Industry analyst Dr. Richard Curtin continues to see bright prospects for RV wholesale shipments into 2019, despite his projection for a possible “short, shallow recession” sometime in the fourth quarter of that year, or possibly early 2020.
Curtin, chief economist for the University of Michigan’s Surveys of Consumers and a longtime tracker of RV shipments for the RV Industry Association, shared his thoughts on the health of the market with members of RVIA’s Market Committee during Committee Week in Washington, D.C., earlier this month.
Curtin forecasts shipments will reach 539,900 units this year and 550,200 in 2019 – which would be the highest number in a half-century. (In 1972, shipments totaled 582,000.)
Positive driving factors include continued favorable demographics, historically low unemployment levels, and tax cuts passed the Republican-controlled Congress in late 2017, which Curtin said are generally popular with the public, particularly small business owners. Additionally, government spending at the federal level should spur the economy on, he added.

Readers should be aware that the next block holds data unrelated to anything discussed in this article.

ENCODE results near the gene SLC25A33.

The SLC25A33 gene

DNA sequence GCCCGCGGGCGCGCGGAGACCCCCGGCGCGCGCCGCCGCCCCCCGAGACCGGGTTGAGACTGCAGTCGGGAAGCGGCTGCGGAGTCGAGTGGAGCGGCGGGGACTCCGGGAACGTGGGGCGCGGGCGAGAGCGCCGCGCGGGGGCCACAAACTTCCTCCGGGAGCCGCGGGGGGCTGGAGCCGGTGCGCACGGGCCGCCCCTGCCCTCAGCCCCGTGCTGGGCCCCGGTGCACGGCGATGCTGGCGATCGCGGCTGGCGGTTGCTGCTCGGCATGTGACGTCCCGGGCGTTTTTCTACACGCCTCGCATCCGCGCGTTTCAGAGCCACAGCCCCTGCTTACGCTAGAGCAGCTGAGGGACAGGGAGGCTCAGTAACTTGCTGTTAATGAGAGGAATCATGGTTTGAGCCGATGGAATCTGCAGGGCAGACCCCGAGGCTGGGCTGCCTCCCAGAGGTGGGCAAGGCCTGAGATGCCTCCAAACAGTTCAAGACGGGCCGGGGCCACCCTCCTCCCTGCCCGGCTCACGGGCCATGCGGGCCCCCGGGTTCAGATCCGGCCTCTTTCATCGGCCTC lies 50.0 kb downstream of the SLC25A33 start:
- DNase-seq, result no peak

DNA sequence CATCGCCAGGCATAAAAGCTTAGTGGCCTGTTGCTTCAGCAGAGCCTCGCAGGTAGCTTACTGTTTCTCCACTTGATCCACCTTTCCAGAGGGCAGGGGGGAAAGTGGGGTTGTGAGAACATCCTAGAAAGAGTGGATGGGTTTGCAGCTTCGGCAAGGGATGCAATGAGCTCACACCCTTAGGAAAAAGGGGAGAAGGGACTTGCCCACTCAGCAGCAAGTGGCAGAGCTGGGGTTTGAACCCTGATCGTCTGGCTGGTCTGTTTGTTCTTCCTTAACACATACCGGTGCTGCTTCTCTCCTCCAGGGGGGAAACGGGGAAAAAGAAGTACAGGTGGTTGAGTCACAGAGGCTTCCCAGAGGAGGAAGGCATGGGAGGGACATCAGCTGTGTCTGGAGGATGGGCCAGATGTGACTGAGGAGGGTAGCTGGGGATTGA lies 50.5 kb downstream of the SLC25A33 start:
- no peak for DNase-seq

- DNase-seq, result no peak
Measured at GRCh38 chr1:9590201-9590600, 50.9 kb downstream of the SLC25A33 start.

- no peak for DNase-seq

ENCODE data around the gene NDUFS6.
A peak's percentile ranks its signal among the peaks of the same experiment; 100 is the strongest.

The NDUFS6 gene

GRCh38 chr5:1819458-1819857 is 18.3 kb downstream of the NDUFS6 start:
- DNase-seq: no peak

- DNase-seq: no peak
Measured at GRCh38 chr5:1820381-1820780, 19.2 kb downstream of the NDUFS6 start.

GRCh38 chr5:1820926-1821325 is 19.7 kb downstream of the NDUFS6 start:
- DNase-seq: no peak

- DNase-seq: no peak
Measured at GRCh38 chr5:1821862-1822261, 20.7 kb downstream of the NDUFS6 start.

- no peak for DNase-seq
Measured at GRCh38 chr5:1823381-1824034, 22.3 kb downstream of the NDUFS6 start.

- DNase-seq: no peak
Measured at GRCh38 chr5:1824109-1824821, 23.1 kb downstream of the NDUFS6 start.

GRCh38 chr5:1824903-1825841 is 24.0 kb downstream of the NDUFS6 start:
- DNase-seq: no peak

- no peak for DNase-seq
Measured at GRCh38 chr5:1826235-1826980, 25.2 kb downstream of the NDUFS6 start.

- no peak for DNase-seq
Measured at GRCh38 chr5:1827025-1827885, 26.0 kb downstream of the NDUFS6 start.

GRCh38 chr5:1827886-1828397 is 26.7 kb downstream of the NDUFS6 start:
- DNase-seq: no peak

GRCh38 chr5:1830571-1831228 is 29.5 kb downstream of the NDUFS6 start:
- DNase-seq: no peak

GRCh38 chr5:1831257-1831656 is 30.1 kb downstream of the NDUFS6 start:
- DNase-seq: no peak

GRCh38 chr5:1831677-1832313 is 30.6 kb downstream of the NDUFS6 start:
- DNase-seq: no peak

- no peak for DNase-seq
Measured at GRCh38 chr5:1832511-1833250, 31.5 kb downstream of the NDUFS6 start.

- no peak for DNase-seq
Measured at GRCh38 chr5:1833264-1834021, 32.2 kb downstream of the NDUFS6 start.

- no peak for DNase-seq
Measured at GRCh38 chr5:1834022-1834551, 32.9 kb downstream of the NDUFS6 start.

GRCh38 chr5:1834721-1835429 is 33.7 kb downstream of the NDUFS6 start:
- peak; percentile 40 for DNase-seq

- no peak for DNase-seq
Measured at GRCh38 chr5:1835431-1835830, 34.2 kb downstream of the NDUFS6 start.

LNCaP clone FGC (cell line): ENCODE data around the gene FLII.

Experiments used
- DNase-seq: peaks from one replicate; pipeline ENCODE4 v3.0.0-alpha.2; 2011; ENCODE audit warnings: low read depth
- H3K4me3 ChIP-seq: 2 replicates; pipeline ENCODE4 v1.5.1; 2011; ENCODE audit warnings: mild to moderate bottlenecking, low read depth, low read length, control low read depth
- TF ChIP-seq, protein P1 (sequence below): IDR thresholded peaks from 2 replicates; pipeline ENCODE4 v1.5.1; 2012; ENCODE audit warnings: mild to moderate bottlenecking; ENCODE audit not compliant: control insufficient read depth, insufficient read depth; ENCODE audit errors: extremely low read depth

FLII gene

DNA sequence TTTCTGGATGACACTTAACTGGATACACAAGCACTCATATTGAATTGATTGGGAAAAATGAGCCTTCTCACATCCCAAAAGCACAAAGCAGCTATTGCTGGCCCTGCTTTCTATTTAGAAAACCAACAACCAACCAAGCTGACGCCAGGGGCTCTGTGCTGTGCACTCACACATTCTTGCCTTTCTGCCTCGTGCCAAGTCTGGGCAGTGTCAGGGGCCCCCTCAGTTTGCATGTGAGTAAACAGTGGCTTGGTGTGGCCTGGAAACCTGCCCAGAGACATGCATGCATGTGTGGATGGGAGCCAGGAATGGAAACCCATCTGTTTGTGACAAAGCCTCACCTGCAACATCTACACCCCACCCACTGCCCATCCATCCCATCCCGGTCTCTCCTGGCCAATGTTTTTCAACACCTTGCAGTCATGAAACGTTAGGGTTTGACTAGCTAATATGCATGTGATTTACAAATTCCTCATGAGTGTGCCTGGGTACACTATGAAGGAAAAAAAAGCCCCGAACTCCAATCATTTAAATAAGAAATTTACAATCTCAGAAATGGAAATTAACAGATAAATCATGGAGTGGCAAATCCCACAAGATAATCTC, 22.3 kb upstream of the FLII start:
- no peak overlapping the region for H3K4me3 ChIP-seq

Meanwhile, even though interest rates and inflation rates are trending up slightly, those don’t appear to be detrimental to market outlook at this time, according to Curtin.
On the negative side, spending on research and development is not what it should be, home values (which create a “wealth effect” for consumers) are slowing down and “persistent uncertainty” from the U.S. Administration has created a degree of uncertainty in the business community, according to Curtin. Thus far, positive economic developments have outweighed those negatives, he added.
Meanwhile, Curtin said he does not believe the U.S. will engage in an all-out trade war with China, Europe and other countries, but that “tense negotiations” are likely. Still, even increased talk of tariffs and a trade war risks dimming the consumer outlook, he warned.
For the longer-term, Curtin said he remains optimistic on the industry’s ability to grow. Industry shipments and sales topping 700,000 units is “completely do-able” – provided consumers see the value in RVing and don’t drop out of the market, he said, adding that it is contingent upon the industry to make consumers remain engaged in the market.